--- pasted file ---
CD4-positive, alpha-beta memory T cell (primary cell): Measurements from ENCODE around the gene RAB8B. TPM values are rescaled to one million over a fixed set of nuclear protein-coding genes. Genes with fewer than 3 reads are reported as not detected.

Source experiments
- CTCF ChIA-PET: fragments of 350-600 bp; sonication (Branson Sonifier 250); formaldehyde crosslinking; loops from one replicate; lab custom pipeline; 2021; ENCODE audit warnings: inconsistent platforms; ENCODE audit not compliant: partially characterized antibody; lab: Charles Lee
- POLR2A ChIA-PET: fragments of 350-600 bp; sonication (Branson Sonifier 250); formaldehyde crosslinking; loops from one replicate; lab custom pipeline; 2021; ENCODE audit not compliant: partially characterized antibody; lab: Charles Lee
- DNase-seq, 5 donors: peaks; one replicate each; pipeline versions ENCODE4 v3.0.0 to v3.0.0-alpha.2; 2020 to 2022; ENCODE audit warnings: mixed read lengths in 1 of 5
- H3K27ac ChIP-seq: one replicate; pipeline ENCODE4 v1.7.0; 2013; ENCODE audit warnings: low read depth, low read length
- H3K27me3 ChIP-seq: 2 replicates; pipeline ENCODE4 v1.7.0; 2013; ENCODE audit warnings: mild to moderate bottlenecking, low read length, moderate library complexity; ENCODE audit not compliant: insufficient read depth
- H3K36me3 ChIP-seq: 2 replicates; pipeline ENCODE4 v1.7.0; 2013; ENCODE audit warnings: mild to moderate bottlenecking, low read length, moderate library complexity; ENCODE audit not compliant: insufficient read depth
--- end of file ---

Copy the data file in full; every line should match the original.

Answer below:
CD4-positive, alpha-beta memory T cell (primary cell): Measurements from ENCODE around the gene RAB8B. TPM values are rescaled to one million over a fixed set of nuclear protein-coding genes. Genes with fewer than 3 reads are reported as not detected.

Source experiments
- CTCF ChIA-PET: fragments of 350-600 bp; sonication (Branson Sonifier 250); formaldehyde crosslinking; loops from one replicate; lab custom pipeline; 2021; ENCODE audit warnings: inconsistent platforms; ENCODE audit not compliant: partially characterized antibody; lab: Charles Lee
- POLR2A ChIA-PET: fragments of 350-600 bp; sonication (Branson Sonifier 250); formaldehyde crosslinking; loops from one replicate; lab custom pipeline; 2021; ENCODE audit not compliant: partially characterized antibody; lab: Charles Lee
- DNase-seq, 5 donors: peaks; one replicate each; pipeline versions ENCODE4 v3.0.0 to v3.0.0-alpha.2; 2020 to 2022; ENCODE audit warnings: mixed read lengths in 1 of 5
- H3K27ac ChIP-seq: one replicate; pipeline ENCODE4 v1.7.0; 2013; ENCODE audit warnings: low read depth, low read length
- H3K27me3 ChIP-seq: 2 replicates; pipeline ENCODE4 v1.7.0; 2013; ENCODE audit warnings: mild to moderate bottlenecking, low read length, moderate library complexity; ENCODE audit not compliant: insufficient read depth
- H3K36me3 ChIP-seq: 2 replicates; pipeline ENCODE4 v1.7.0; 2013; ENCODE audit warnings: mild to moderate bottlenecking, low read length, moderate library complexity; ENCODE audit not compliant: insufficient read depth